Variable Annuity Sales Fall to 15-Year Low on Volatility

  • Customers sought safety in fixed annuities, Limra says
  • Sales may fall at least 15% in 2016, another 25% in 2017

Sales of variable annuities fell to the lowest since 2001 in the first three months of this year as customers flocked to safety amid stock market volatility.

First-quarter sales dropped 18 percent from a year earlier to $26.6 billion as almost all of the top insurers reported declines, according to data Thursday from industry group Limra. Customers bought about $4.3 billion from Prudential Plc’s Jackson National, the No. 1 seller, down almost $1 billion from the same period a year earlier.

Insurers and their customers have been retreating from variable annuities, where returns can fluctuate based on results in equity markets. The retirement products also face scrutiny in a Labor Department rule released in April that is designed to protect savers from conflicted investment advice on high-fee products. Limra said sales could fall at least 15 percent this year and another 25 percent in 2017, when the regulation goes into effect.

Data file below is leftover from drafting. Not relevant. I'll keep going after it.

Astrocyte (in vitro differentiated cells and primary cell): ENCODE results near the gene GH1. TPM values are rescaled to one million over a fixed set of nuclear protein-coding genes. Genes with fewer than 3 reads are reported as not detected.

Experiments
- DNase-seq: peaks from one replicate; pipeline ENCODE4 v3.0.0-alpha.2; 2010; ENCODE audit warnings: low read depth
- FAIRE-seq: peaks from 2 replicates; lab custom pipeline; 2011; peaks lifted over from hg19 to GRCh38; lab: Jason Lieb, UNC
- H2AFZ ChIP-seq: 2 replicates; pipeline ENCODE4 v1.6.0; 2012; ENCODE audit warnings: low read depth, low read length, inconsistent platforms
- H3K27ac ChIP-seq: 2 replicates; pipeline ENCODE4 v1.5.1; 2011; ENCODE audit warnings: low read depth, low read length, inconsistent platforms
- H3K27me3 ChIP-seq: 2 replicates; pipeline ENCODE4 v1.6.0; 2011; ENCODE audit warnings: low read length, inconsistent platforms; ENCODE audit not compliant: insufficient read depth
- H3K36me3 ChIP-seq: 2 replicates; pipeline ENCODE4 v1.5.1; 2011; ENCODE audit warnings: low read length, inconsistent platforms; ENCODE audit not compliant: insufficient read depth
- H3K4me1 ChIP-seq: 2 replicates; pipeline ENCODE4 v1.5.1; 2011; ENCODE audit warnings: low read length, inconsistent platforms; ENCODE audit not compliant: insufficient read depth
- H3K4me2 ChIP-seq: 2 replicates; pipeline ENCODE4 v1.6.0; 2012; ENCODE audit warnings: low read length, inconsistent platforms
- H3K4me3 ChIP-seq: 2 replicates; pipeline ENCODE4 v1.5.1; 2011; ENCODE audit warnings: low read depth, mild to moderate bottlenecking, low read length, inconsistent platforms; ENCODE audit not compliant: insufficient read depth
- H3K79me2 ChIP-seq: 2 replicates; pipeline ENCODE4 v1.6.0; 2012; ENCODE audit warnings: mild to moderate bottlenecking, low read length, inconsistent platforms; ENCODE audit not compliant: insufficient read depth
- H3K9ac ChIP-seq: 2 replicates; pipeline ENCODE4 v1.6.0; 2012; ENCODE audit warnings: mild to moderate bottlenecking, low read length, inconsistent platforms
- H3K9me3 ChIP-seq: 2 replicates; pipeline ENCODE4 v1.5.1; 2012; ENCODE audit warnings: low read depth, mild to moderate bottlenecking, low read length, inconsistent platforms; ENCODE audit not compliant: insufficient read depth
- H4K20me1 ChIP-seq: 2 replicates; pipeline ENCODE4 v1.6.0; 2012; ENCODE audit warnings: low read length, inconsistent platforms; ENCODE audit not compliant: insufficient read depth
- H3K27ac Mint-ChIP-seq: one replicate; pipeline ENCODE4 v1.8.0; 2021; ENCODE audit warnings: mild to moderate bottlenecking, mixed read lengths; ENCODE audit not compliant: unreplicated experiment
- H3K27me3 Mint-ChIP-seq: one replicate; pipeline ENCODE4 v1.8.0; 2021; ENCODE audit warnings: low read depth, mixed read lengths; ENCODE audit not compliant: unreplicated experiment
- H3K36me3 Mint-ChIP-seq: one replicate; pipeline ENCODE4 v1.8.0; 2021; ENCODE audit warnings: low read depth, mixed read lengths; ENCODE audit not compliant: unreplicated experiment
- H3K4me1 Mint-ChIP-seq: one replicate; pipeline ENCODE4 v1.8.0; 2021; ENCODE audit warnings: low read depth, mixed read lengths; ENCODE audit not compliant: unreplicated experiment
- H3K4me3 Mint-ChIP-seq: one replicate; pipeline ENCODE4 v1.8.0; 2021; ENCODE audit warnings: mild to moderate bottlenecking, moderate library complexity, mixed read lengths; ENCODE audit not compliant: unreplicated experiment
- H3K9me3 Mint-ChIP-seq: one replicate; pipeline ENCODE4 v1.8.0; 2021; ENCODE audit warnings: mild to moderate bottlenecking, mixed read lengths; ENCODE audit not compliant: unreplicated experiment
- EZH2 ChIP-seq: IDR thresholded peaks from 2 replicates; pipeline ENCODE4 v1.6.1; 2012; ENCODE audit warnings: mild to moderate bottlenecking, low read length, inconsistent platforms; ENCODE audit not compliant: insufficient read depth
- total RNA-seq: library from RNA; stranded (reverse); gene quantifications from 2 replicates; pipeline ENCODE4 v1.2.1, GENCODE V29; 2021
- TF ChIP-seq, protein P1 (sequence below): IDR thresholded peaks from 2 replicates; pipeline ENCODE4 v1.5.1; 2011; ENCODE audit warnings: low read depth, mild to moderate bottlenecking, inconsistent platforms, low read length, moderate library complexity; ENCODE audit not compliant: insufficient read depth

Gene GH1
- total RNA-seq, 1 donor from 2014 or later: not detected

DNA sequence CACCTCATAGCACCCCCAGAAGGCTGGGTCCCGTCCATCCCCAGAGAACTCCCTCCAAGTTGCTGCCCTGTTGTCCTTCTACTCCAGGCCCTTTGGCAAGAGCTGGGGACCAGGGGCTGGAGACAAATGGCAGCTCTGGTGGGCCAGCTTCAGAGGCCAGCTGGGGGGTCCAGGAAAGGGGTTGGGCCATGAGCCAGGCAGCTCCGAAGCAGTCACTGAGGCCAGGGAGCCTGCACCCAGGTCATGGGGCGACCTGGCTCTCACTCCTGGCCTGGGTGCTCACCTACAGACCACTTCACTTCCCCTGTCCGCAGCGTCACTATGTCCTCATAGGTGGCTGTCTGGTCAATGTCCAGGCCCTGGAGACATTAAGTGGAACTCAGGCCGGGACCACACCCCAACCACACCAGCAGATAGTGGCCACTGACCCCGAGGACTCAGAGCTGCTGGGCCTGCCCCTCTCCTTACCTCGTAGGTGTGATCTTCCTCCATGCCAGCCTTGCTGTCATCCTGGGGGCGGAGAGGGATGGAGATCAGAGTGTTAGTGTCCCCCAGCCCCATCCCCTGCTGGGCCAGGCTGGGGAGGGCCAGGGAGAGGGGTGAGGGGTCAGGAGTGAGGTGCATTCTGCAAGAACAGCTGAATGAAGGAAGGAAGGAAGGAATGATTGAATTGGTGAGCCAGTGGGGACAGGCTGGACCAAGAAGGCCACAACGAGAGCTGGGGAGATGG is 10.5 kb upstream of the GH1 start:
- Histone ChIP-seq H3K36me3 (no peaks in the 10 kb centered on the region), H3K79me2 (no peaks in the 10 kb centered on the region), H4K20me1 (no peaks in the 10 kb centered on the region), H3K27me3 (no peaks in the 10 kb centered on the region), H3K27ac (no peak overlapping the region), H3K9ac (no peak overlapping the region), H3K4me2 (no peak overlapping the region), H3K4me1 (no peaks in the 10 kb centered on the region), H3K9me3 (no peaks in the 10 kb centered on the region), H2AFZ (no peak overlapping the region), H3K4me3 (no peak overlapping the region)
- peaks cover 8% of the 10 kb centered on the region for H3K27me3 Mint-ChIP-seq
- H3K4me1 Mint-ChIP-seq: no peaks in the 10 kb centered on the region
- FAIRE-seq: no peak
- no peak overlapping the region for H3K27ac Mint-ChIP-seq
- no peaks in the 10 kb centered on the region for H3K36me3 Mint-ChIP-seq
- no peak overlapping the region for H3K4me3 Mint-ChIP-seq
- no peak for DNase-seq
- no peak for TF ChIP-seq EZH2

“The start of the year saw tremendous volatility with steep declines in the equity markets, falling nearly 10 percent within the first three weeks,” Todd Giesing, Limra’s assistant research director, said in the statement. “While it did rebound into positive territory by the end of the quarter, the substantial volatility hurt VA sales and helped fixed products as people sought out safety being offered in indexed and fixed-rate deferred products.”

Lincoln, Transamerica

Lincoln National Corp.’s variable annuity sales slumped 36 percent to $1.8 billion. Transamerica, the U.S. operation of Dutch insurer Aegon NV, sold $1.2 billion, compared with $2.3 billion a year earlier.

At MetLife Inc., the largest U.S. life insurer, the variable annuity figure was little changed at $1.6 billion. American International Group Inc.’s total dropped 27 percent to $2.1 billion.

Industrywide sales of fixed annuities, which guarantee a return without the upside of variable annuities, climbed about 48 percent to $32.3 billion in the quarter, and are expected to increase 15 to 20 percent this year, Limra said. The figure could decline in 2017, the group said, citing the inclusion of some of those products under the U.S. rules, a move that surprised some investors.

New York Life Insurance Co. and AIG were the top sellers of fixed annuities in the quarter, with more than $3 billion each.

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